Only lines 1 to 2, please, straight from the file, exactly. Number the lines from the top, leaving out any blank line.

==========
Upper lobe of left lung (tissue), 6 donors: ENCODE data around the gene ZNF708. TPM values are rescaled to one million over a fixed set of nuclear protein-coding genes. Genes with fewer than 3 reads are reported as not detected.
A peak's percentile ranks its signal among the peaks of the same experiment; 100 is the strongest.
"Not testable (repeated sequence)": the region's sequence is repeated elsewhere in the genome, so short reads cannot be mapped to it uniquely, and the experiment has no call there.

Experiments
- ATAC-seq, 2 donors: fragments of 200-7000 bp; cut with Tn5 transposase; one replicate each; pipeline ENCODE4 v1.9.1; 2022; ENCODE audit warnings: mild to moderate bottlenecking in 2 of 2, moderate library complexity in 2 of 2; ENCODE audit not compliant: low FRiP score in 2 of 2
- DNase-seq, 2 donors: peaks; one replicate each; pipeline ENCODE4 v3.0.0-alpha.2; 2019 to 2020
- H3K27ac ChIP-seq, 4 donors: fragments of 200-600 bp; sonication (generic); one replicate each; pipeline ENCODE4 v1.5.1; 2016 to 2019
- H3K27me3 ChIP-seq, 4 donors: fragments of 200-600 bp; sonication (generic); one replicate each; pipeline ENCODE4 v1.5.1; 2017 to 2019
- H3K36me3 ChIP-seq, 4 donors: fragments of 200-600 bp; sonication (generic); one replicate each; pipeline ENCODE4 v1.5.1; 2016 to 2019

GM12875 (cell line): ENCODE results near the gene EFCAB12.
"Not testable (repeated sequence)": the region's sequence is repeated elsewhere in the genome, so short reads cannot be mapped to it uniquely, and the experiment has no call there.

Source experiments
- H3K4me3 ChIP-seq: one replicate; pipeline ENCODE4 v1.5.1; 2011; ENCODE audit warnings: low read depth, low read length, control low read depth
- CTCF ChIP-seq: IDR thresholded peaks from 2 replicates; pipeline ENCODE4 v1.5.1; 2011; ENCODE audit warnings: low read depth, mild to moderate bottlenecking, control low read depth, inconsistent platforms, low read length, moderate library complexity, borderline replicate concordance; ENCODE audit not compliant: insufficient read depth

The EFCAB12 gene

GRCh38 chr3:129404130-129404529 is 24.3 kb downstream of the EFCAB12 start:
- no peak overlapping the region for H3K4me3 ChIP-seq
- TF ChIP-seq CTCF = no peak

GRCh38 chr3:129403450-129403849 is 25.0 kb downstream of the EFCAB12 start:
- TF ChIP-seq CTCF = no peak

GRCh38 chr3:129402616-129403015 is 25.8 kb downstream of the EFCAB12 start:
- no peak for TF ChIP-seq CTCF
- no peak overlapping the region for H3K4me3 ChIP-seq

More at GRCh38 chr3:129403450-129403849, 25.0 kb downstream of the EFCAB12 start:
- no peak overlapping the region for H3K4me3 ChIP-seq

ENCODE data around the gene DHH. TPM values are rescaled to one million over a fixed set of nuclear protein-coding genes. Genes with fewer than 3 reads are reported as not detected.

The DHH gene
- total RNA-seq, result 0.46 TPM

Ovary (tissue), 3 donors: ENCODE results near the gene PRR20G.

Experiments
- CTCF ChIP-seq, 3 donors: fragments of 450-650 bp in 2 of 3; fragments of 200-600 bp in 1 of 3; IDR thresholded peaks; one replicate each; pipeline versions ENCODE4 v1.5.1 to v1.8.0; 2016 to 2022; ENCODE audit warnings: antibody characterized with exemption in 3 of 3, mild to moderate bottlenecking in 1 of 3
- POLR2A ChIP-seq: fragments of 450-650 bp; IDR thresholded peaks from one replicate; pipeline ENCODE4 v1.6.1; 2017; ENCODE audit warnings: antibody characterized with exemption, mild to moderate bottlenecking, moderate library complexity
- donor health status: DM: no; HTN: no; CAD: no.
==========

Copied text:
Upper lobe of left lung (tissue), 6 donors: ENCODE data around the gene ZNF708. TPM values are rescaled to one million over a fixed set of nuclear protein-coding genes. Genes with fewer than 3 reads are reported as not detected.
A peak's percentile ranks its signal among the peaks of the same experiment; 100 is the strongest.